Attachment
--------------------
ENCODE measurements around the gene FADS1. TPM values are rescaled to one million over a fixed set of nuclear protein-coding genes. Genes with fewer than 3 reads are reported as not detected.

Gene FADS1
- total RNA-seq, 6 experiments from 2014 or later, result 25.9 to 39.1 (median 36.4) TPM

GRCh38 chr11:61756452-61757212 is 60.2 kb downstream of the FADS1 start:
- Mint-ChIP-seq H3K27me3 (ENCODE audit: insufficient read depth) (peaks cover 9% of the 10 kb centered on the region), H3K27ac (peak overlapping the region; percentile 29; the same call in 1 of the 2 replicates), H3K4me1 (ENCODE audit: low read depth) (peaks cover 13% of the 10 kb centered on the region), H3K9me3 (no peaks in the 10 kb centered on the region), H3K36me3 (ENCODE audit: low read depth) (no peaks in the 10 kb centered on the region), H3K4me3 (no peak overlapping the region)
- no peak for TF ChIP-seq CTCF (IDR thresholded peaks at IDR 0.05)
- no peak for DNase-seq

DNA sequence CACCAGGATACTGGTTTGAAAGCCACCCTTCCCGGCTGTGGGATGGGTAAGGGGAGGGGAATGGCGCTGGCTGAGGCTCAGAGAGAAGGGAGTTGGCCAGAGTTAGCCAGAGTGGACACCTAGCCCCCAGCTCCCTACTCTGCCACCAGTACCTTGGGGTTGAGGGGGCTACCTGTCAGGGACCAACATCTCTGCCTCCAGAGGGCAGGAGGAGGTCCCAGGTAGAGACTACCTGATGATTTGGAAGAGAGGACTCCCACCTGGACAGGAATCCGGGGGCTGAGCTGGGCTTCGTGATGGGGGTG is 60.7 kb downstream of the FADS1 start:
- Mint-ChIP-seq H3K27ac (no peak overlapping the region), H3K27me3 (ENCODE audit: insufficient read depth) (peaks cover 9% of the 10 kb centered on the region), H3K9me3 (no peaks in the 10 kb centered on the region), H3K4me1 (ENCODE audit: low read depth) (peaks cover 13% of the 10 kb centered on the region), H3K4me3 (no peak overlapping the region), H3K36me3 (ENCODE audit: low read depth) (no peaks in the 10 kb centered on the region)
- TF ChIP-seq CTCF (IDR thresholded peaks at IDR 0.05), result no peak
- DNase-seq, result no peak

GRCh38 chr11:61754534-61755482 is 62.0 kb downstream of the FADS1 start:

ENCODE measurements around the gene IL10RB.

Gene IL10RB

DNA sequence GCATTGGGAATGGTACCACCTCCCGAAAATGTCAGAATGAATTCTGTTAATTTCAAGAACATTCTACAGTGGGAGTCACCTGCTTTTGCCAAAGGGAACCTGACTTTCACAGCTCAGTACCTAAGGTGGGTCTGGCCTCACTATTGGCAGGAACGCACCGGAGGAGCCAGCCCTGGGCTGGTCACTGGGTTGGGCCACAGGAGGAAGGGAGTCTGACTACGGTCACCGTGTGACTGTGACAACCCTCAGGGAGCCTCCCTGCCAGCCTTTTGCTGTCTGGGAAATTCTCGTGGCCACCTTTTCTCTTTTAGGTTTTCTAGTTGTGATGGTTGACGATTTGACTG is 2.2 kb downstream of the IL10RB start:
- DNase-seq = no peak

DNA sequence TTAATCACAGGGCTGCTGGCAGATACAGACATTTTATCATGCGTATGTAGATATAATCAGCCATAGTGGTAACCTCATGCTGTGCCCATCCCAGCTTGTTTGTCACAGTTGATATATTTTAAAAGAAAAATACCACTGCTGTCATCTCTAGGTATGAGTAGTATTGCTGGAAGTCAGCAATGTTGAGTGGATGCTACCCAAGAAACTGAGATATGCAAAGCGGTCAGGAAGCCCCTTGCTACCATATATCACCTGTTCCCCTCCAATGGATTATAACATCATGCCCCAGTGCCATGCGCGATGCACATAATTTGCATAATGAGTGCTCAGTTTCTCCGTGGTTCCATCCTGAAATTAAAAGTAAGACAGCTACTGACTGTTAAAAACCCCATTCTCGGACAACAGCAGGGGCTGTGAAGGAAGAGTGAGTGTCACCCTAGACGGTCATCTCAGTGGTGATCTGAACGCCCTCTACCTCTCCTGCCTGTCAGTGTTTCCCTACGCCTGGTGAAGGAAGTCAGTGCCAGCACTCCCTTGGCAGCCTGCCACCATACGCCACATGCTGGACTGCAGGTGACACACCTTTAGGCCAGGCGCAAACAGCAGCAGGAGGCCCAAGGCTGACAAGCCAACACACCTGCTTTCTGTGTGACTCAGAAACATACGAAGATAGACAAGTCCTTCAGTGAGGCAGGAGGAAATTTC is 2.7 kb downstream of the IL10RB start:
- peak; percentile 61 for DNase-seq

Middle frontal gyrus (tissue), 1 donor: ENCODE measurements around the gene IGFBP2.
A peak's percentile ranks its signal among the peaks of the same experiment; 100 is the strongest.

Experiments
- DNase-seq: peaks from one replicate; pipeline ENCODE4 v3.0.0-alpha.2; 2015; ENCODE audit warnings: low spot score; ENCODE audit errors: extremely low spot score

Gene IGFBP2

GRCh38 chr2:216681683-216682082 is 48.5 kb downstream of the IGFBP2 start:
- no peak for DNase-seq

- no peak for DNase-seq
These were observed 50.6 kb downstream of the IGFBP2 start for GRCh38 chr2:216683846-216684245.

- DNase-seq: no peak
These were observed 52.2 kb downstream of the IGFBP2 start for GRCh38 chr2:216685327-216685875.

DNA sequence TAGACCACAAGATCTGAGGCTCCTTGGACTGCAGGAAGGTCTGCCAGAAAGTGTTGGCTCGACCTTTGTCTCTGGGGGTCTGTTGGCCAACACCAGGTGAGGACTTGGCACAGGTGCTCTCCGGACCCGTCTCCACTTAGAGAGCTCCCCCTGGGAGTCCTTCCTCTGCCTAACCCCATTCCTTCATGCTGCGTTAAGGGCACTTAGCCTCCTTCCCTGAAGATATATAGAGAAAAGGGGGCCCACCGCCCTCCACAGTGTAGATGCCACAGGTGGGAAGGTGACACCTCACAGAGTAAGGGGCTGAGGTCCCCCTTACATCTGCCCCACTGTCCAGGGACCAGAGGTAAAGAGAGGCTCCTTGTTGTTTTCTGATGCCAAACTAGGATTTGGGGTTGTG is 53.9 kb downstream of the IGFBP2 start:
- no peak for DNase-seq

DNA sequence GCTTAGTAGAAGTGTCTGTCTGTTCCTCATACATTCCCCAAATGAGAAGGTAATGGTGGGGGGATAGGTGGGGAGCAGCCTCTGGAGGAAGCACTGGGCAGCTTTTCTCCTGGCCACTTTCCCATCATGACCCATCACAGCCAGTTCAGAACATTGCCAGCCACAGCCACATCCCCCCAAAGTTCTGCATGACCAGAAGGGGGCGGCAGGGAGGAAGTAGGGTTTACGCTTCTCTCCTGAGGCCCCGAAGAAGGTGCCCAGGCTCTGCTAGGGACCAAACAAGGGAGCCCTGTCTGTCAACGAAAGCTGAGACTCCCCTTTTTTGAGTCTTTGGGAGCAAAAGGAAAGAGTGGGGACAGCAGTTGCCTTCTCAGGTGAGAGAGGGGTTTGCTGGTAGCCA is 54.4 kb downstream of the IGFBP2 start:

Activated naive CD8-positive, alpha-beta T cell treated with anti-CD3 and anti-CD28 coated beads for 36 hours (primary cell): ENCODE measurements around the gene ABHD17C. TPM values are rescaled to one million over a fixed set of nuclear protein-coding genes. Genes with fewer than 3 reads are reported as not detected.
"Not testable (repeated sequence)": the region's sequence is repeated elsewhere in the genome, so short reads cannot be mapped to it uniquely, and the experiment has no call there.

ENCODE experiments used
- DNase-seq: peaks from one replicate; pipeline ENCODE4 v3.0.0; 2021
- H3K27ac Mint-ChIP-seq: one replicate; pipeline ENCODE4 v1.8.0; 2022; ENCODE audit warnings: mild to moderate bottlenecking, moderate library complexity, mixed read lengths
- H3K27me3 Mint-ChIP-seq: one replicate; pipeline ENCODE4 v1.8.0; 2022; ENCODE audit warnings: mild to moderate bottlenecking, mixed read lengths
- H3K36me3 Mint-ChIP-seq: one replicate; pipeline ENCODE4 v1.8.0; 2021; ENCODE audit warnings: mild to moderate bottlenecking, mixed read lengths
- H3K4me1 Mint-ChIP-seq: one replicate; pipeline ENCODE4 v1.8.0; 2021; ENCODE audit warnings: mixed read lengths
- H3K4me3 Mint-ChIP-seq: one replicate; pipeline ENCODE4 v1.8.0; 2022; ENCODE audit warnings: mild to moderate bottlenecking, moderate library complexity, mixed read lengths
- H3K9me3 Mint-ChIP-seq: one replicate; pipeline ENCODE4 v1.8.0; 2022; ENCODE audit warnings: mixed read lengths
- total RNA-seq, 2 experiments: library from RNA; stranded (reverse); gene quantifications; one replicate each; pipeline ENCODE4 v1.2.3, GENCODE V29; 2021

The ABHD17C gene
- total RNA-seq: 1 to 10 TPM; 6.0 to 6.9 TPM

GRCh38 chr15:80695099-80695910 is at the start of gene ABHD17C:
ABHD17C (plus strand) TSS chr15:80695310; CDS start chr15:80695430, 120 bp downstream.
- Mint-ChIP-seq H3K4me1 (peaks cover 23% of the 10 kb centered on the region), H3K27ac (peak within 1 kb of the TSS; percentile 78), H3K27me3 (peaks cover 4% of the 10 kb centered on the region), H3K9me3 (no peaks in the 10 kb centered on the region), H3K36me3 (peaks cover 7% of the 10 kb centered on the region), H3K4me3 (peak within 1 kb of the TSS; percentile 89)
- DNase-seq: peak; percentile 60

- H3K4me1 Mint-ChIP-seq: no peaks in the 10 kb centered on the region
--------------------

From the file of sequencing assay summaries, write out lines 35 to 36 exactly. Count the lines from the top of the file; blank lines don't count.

ENCODE experiments used
- DNase-seq: peaks from one replicate; pipeline ENCODE4 v3.0.0; 2021